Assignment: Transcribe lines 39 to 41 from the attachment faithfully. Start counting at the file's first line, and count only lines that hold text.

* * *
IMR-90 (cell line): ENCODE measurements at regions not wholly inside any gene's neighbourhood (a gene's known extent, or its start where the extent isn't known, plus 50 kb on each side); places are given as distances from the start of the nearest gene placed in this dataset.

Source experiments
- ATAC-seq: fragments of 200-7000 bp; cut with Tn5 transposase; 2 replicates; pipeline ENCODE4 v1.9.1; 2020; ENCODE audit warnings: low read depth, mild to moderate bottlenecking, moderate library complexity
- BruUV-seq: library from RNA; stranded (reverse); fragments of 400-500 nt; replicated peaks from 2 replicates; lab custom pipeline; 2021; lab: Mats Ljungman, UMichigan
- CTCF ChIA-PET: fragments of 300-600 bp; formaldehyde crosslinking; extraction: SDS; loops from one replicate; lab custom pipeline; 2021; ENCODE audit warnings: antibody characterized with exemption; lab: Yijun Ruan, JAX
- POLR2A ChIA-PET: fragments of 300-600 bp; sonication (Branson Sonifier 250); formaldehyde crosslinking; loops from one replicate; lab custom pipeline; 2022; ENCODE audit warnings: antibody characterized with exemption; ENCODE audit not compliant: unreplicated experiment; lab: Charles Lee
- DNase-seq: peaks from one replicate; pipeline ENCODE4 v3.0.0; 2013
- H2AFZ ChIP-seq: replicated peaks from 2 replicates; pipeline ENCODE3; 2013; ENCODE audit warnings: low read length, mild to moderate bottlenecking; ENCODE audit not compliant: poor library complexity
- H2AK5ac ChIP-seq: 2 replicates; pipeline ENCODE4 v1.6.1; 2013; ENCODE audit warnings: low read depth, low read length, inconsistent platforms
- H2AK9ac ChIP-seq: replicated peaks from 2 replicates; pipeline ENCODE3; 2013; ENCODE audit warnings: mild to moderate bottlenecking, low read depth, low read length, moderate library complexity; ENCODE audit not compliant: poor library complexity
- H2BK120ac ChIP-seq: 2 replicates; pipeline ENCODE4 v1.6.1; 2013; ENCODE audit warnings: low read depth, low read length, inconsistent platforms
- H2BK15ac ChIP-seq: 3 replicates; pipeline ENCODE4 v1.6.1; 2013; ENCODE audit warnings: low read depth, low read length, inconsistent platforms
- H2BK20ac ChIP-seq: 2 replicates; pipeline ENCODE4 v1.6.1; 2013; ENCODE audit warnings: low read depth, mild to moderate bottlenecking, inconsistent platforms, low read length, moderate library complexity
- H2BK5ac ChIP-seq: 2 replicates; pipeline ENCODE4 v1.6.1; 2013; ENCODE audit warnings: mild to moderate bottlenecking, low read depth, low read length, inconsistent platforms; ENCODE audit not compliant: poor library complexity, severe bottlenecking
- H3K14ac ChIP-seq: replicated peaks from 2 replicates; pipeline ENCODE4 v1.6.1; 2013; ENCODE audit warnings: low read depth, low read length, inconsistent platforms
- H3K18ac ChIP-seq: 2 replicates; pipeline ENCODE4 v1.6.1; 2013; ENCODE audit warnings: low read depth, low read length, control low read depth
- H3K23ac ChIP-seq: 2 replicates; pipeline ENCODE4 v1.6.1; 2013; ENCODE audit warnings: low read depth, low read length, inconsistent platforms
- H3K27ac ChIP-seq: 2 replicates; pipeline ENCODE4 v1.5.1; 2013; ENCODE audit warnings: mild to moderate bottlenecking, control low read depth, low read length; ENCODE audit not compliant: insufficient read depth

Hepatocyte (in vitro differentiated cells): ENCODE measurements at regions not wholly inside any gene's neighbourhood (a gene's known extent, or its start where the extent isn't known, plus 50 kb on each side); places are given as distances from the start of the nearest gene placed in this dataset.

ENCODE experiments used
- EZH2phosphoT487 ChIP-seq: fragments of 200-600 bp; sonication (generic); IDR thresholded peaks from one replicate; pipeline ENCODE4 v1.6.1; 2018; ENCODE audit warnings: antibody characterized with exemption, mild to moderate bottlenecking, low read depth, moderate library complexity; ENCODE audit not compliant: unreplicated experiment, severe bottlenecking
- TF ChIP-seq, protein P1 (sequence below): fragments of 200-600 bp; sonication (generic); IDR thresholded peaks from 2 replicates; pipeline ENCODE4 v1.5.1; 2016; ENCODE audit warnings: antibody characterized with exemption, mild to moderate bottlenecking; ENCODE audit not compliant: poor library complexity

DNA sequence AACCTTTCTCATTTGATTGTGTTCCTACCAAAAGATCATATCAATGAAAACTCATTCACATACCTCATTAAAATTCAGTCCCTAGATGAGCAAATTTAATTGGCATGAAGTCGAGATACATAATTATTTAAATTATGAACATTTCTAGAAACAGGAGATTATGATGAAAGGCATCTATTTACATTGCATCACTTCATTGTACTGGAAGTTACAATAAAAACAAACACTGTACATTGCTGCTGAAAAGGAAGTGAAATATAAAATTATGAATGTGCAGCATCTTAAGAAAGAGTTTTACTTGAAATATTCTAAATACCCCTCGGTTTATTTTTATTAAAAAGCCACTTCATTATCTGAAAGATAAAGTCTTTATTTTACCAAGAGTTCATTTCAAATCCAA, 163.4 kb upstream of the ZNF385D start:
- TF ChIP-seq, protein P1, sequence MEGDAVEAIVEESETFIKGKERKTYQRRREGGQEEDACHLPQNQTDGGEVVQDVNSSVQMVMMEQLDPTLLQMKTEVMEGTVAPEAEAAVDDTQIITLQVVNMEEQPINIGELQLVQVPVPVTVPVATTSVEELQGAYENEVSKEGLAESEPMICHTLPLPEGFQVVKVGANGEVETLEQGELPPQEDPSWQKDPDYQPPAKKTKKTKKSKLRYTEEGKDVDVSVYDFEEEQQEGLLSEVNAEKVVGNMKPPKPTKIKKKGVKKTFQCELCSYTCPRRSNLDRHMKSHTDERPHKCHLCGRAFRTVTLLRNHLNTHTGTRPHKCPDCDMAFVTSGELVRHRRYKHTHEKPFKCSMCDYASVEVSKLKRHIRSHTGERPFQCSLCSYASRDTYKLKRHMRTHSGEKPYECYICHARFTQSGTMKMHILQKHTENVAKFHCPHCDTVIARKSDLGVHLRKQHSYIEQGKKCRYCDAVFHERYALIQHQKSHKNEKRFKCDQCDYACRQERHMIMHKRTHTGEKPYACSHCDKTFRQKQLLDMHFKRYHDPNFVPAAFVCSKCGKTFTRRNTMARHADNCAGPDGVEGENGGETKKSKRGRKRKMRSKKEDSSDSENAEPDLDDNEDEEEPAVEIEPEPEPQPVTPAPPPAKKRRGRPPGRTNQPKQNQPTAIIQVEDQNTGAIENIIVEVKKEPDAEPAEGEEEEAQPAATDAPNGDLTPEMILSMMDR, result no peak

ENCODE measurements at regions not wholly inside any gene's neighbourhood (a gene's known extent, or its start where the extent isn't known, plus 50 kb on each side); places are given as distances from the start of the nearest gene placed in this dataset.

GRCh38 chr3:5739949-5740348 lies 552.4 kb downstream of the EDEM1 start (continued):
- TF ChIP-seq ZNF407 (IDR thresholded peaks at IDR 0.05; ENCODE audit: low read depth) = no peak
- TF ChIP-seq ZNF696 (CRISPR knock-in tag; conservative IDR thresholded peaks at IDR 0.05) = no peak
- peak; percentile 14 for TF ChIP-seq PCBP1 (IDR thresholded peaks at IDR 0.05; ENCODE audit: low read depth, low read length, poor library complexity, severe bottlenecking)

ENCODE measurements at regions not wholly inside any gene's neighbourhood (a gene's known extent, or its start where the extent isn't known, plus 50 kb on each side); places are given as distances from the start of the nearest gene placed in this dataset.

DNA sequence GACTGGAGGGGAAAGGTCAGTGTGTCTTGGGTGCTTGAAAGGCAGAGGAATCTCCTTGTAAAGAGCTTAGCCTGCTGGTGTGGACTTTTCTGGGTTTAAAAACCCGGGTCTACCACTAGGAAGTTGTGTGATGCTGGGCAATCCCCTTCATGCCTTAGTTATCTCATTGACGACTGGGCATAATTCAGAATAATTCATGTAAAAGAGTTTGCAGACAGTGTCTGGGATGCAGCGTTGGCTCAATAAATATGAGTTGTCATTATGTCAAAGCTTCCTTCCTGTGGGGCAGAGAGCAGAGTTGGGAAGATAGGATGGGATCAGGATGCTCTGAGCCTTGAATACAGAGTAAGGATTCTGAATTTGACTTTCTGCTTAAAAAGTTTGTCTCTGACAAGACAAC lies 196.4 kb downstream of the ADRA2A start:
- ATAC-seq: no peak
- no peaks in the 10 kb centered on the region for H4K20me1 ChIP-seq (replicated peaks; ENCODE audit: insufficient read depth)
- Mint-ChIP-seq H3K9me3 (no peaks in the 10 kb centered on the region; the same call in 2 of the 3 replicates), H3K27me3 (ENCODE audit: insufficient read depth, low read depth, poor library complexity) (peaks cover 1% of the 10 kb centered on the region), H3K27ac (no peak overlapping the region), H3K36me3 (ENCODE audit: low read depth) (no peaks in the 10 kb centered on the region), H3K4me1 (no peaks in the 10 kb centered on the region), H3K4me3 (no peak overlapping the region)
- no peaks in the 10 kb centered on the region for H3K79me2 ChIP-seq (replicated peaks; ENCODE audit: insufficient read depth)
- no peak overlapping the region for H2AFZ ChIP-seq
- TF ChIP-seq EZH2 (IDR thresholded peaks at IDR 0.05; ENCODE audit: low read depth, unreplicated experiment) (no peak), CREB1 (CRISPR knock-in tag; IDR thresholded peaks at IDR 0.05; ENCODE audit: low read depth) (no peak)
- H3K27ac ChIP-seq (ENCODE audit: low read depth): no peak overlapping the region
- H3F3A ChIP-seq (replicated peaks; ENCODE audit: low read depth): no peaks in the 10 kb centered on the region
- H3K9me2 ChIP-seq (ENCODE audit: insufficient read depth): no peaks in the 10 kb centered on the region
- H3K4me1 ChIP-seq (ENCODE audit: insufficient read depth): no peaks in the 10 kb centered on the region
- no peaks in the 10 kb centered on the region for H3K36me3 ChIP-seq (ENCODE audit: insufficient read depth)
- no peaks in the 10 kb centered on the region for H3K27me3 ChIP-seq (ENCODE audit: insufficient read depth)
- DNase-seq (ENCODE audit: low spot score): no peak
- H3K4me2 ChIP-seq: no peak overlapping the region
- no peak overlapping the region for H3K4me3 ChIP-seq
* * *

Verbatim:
- H3F3A ChIP-seq (replicated peaks; ENCODE audit: low read depth): no peaks in the 10 kb centered on the region
- H3K9me2 ChIP-seq (ENCODE audit: insufficient read depth): no peaks in the 10 kb centered on the region
- H3K4me1 ChIP-seq (ENCODE audit: insufficient read depth): no peaks in the 10 kb centered on the region